There are some pickleball shots you just need to practice to perfect. Pickleball is a game of consistency. Being able to hit dependable shots again and again, can wear down opponents. Opponents may attempt to do too much with their shots to win points if they realize you’re not going to make many unforced errors.
Over time, the consistent pickleball player will win more games and matches.
Everyone knows there are some challenging shots in the game: third-shot drops, backhand roll volleys, around-the-post shots (ATPs), and Ernies. Shots like these are difficult to master. For the latter two, you may have to play a lot to even have the opportunity to attempt one of these shots.
On the other hand, there are some shots that are not that difficult to execute. You can really improve your winning percentage by increasing your consistency on these common shots.
Let’s take a look at five pickleball shots you should (almost) never miss. And, as always, remember, “Do as I say, not as I do.”
1.) The Return of Serve
Missing a return of serve is the worst error in pickleball. Why? Because the team returning a serve has the highest percentage of winning any point (assuming playing abilities are competitive).
The returning side has the first opportunity to get both players to the kitchen line in a dominant position. This is because of the double-bounce rule. The side that gets both players to the net first wins more rallies. But if you miss a return of serve, you lose that opportunity, and the opposing team gets a point.
Because of the big advantage of having both players at the net first, the risk-reward relationship of hitting your service return with full force at a difficult angle is not great. It’s better to play conservatively and make sure your return is in play. Hitting a service return deep and in the middle is nearly always a good choice.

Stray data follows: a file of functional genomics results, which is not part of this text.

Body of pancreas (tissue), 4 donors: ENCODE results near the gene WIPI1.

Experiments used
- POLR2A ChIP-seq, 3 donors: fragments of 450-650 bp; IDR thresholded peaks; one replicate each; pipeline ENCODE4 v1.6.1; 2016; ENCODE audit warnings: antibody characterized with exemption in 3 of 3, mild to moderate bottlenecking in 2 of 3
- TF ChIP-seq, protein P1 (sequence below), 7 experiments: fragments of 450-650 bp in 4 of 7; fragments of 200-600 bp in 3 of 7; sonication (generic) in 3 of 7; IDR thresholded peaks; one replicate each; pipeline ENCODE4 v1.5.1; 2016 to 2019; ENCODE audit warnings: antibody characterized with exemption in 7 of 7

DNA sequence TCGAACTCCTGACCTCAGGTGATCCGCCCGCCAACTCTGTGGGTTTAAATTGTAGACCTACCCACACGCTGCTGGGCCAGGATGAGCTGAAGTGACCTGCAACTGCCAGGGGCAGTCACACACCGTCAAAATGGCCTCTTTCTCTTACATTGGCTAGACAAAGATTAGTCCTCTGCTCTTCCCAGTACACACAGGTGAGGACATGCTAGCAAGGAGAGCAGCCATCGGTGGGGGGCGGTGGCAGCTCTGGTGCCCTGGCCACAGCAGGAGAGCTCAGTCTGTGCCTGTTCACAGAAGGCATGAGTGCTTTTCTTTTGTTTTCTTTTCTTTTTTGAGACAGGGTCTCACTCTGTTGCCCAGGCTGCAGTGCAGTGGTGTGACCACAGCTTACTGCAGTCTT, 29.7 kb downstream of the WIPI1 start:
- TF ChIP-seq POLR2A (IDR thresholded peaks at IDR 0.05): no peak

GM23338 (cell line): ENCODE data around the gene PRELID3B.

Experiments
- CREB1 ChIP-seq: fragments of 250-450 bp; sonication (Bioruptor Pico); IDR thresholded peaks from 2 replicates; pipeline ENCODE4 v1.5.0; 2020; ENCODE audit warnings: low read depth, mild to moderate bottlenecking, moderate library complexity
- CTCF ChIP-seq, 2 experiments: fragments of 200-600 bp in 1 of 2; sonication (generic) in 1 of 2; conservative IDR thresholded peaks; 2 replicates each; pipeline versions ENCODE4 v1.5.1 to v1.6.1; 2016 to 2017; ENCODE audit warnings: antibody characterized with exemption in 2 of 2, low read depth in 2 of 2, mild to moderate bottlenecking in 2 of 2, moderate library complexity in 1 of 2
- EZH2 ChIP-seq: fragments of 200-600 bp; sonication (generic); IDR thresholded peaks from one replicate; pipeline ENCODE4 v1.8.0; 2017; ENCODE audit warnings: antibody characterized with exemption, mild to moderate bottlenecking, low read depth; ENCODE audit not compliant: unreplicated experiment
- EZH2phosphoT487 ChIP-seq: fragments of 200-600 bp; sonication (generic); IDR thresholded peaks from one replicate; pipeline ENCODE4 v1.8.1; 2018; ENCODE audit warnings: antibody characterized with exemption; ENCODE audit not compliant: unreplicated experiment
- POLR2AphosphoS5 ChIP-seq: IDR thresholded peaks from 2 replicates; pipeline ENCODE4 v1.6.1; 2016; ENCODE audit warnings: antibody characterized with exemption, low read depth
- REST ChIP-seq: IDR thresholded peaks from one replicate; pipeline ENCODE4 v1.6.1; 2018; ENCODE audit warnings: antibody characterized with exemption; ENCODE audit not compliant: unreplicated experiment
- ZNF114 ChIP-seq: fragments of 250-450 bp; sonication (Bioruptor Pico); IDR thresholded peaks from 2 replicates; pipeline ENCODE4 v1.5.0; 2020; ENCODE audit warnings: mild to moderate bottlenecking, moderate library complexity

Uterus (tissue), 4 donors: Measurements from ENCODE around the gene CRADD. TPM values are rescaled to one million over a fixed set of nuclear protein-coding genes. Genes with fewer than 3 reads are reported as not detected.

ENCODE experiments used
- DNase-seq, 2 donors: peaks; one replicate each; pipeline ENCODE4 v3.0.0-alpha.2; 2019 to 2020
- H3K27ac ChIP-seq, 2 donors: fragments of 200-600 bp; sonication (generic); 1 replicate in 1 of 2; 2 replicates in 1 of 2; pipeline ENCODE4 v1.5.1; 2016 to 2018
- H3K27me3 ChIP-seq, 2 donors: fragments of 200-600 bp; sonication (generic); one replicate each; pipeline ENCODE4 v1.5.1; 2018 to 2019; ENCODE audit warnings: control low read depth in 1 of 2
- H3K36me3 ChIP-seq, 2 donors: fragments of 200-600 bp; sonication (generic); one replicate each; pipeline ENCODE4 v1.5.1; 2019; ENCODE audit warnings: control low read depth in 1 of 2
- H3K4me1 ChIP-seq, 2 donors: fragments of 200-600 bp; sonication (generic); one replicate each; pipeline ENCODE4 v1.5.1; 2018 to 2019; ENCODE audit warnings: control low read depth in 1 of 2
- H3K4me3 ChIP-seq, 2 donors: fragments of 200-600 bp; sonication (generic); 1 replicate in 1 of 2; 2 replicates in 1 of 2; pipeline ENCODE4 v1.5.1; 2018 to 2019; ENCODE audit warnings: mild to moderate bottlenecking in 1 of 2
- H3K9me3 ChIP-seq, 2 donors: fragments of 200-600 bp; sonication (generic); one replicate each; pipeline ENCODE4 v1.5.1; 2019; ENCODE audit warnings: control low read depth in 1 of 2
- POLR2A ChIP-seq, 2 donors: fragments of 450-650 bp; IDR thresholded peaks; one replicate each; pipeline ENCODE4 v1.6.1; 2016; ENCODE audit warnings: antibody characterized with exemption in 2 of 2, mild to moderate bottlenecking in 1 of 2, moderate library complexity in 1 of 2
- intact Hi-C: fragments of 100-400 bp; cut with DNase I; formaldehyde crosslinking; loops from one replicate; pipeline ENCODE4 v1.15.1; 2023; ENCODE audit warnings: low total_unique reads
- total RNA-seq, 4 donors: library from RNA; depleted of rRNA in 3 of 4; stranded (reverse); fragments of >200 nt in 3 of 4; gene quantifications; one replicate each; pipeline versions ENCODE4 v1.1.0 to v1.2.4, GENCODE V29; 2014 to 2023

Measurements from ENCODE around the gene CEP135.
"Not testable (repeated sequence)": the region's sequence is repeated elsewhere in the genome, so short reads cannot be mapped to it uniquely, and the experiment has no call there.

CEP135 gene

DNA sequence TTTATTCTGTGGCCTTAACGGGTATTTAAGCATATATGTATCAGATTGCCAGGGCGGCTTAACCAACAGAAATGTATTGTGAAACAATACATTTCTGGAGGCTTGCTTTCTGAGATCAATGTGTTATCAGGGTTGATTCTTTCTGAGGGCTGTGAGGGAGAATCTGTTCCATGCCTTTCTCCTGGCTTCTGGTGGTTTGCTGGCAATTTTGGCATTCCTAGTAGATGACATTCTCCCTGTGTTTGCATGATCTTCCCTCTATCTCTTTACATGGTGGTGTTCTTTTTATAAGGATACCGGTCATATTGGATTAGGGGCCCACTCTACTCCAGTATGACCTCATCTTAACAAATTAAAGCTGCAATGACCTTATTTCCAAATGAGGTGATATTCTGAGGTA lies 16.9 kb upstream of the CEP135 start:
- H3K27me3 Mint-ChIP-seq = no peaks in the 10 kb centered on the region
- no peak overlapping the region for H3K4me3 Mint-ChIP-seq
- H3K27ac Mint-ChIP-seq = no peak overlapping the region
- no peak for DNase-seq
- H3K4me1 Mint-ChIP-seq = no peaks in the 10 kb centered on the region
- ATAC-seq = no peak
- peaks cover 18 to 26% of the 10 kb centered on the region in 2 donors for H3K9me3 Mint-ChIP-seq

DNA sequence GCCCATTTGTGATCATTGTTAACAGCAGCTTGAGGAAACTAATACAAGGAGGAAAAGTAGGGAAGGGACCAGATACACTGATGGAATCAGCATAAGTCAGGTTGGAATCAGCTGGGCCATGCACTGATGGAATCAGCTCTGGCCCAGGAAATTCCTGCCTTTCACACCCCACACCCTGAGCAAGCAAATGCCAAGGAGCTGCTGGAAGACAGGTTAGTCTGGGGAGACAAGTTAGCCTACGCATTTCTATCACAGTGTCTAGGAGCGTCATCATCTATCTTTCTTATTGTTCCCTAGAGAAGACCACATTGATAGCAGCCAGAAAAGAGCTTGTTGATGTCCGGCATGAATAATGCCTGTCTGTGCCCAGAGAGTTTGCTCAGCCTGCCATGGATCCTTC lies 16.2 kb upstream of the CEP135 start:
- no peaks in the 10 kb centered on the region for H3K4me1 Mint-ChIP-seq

2.) The Overhead
When you and your partner are at the net and your opponents hit a short lob, a good pickleball player knows how to handle it. Practicing overhead smashes at different angles can really improve your win percentage.
Even if you can’t hit a winner, recognize that you and your partner are both at the net and by just hitting the ball in, your team still has a big advantage to win the point. If you can’t hit a winner, keep the ball in play.
Unlesss the lob is going to land in the kitchen or you don’t have time to get into position, it nearly always is to your benefit to hit an overhead volley versus letting the ball bounce.
Pickleballs don’t bounce that high, and the wind and the court surface add additional variables. You’ll seldom get a ball to bounce as high and to be as easy to hit as if you take it directly in the air.
3.) The Cross-Court Dink
If you watched any professional pickleball doubles, you know how big a role the cross-court dink plays in the game. It has to be the most-hit shot in pro pickleball doubles. It’s not uncommon to see 20 cross-court dinks in one rally in the pros.
Even for folks coming to pickleball from other racquet sports like tennis, badminton, and ping-pong, there isn’t any reason to hit this type of shot so many times. This is truly a shot that one tries to master for pickleball.